MAURICE HAMILTON

What's in a name?


Lotus, Italian GP 1978

Lotus, Italian GP 1978 

 © The Cahier Archive

Colin Chapman died of a heart attack 28 years ago this Thursday. The founder and genius behind Lotus loved a good fight but you have to wonder just what he would have made of the current tug-of-war over the Lotus name in Formula 1, a messy dispute that will turn nasty before it's finished. And the problem is, it may drag down some big names with it and do little for the image of F1 in the process.

I have to confess to being sceptical on 12 February when attending the unveiling of the first F1 car to be called Lotus since the team, a shadow of its former self, made a sorry exit in 1994. The question was: would this revival further besmirch such a great name?

The answer appeared to be in the negative when the Chapman family were present to give the project its blessing and the car looked the business in green and yellow, the traditional colours of Team Lotus.

Tony Fernandes, Italian GP 2010

Tony Fernandes, Italian GP 2010 

 © The Cahier Archive

This latest incarnation could not be called Team Lotus simply because that title was owned by David Hunt, a partner in the doomed effort in 1994. That changed in September when Tony Fernandes, owner of AirAsia and the financial force behind Lotus Racing, came to an agreement with Hunt. So far, so good.

Enter Dany Bahar, the CEO of Group Lotus, manufacturer of road cars and the nucleus of Chapman's original company. Group Lotus had kept their distance from Fernandes's efforts - and now we know why.

Bahar was convincing Proton (Group Lotus majority shareholder) that it would be good for the brand to be associated with motor racing. Having already gained a presence in Indycar, plans were launched for GP2 and GP3.

Then came the bombshell - at least, as far as Fernandes was concerned. Group Lotus, rather than support the small team down the road, would be joining Renault F1 as title sponsor and shareholder. Group Lotus will hold a significant stake with Genii Capital, the investment company that bought a majority shareholding in Renault F1 this time last year.

This means that Renault will continue to supply engines but the French firm is effectively leaving F1 as a manufacturer. No surprise there. They came close to quitting in 2009, the Genii deal being a stop-gap measure. The Group Lotus move now allows Renault to finally regroup. Full praise to them for having honoured their commitments as they hand over one of the most compact and efficient operations in F1.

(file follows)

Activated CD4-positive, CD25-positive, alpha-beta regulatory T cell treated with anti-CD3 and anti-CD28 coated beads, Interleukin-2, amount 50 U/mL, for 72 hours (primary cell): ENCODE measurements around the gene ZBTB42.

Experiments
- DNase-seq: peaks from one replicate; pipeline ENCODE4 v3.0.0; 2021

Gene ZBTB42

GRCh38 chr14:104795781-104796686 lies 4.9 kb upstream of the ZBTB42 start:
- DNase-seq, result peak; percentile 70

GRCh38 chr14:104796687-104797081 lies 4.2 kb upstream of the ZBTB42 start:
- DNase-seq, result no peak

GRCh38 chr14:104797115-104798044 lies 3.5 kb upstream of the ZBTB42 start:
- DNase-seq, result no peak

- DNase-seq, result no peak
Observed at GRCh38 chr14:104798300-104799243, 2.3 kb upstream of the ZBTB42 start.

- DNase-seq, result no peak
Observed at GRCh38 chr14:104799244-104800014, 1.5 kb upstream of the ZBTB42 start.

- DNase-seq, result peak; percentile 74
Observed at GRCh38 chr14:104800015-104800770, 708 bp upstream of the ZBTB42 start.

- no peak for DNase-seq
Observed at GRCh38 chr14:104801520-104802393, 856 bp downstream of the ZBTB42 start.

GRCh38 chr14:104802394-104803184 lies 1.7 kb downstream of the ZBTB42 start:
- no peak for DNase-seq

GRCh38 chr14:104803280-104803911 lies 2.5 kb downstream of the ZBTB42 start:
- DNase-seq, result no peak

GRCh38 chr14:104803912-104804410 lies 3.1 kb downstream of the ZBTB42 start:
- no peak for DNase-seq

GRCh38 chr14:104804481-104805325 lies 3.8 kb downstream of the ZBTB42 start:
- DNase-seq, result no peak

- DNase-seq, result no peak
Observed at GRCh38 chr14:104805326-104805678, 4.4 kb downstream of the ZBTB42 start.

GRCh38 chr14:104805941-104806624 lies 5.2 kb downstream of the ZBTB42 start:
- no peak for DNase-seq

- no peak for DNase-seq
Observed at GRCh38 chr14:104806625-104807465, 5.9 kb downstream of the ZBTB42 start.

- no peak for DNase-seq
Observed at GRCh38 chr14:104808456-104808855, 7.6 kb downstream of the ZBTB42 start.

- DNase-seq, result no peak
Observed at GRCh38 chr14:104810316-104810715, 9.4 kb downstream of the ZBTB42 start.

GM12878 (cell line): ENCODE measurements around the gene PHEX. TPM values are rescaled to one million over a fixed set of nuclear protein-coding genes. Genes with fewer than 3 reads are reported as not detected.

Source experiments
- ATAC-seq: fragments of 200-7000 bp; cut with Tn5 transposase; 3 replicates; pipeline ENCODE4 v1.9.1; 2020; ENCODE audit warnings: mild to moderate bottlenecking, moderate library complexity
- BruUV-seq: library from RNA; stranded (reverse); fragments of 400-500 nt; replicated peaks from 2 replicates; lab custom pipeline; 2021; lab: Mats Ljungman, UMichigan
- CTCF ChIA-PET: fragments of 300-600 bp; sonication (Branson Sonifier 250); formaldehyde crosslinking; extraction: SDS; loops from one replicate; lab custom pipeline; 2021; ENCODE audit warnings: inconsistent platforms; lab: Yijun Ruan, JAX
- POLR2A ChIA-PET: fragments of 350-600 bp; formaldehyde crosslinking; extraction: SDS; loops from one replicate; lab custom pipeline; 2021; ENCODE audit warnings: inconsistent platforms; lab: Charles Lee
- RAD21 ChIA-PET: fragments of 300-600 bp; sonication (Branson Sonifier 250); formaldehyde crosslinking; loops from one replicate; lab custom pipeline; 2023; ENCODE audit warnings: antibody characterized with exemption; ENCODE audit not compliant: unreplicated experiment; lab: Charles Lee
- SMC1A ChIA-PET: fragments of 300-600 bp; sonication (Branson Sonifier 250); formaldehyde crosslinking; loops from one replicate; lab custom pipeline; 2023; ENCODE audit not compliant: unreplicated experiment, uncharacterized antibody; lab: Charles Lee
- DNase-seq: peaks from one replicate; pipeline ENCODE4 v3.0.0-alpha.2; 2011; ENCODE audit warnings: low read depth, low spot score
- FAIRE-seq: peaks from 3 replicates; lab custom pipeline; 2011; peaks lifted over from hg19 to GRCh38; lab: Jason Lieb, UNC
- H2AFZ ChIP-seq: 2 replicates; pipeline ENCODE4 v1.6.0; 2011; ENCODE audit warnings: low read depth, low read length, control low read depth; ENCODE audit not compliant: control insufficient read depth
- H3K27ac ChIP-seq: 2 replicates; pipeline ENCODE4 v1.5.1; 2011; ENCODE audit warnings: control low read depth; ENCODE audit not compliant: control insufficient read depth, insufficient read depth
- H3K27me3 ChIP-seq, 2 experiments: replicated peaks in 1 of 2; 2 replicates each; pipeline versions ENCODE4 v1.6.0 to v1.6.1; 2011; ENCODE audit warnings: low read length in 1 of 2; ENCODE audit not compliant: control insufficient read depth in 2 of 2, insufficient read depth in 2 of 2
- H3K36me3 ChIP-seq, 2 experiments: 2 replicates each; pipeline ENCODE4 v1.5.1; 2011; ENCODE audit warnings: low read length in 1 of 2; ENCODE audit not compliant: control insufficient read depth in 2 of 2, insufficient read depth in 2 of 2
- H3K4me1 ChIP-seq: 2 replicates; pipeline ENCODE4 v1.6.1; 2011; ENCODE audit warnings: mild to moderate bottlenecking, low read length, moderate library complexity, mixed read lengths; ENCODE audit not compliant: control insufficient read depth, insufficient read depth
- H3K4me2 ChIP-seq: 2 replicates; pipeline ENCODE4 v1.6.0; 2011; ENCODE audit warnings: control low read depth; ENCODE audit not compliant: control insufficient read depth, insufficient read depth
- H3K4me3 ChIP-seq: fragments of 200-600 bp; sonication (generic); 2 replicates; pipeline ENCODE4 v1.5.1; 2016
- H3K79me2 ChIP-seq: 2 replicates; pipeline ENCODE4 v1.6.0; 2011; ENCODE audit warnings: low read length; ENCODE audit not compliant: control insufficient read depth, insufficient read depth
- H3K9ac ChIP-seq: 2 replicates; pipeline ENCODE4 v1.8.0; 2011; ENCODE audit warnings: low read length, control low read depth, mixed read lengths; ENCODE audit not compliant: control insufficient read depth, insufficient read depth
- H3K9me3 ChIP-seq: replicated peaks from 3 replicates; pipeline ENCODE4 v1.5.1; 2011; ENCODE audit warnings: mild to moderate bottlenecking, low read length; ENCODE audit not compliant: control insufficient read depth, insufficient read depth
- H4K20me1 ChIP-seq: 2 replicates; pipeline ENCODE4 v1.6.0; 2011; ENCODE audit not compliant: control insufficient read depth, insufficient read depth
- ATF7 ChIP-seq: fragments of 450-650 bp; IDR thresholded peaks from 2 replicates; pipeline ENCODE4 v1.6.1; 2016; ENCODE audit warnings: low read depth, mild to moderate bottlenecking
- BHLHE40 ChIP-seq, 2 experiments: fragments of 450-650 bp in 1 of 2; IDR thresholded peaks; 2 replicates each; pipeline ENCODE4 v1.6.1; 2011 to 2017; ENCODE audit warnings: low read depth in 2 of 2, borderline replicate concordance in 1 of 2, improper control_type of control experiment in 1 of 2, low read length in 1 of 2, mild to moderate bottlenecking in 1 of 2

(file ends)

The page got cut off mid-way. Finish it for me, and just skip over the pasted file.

But what will become of this new set up? And, more important, where is the funding coming from? Genii have invested very little (in F1 terms) in the team. Group Lotus say they have the backing of shareholders, banks and investors. They'll need to because their ambitious racing programmes will run alongside plans to introduce no less than five Lotus road cars.

Heikki Kovalainen, Italian GP 2010

Heikki Kovalainen, Italian GP 2010 

 © The Cahier Archive

My enquiries in the motor trade reveal that Proton is not exactly in the rudest of financial health. Bahar is a marketing man, having been the driving force behind Red Bull before spending a few years with Ferrari. And now he is with Lotus. Otherwise, little is known about him in the motor trade.

I hope the black and gold scheme recently revealed on the 2010 Renault is not considered by Bahar to be one of his finest marketing moments. Apart from sticking an oar in Fernandes' plans to reinvent the iconic John Player Special colours for his 2011 Lotus, the respray job, with its thick gold lines, is not the Lotus of old with its immaculate pin-striping.

But, looks aside, it is difficult to see how a prospective sponsor's colours can be successfully patched into the black and gold scheme. And commercial partners will be needed because Group Lotus is not intending to be a big spender (they should be so lucky) and has no wish to embrace the Lotus racing legacy.

Or so they say. A statement from Bahar then claimed: 'We are Lotus and we are back'. Really? Back from where, exactly? Group Lotus had never raced a car. This had always been the domain of Team Lotus, an entirely separate entity.

Colin Chapman, Italian GP 1970

Colin Chapman, Italian GP 1970 

 © The Cahier Archive

No matter. This is all about brand-building for Group Lotus; about becoming the British Porsche. That's a laudable aim. I hope it comes off.

Meanwhile, where does this leave Team Lotus? Some cynics say Fernandes is a businessman first and foremost and the F1 venture, while clearly being something he is passionate about, is ultimately no more than a money-making exercise, something that can be sold on. Or, could be sold if this was the sole Lotus name. Bahar's plans have scuppered that.

On the other hand, Bahar and the whimsical support from former Malaysian government ministers (one of whom suggested Team Lotus were not good enough) may have galvanised Fernandes's team like never before.

So, what is a F1 fan to do? You pays your money and you makes your choice. Lotus-Renault talks about brand image and investment. Team Lotus talks about a proud racing heritage. Which would Colin Chapman support? He would surely see the former as being important - but purely to fund the latter.

Maurice Hamilton , a freelance motor sport writer and broadcaster since 1977, is the author of more than twenty books and contributes to websites and magazines worldwide.

His weekly column for Grandprix.com was Highly Commended in the 2011 Newspress New Media Awards.

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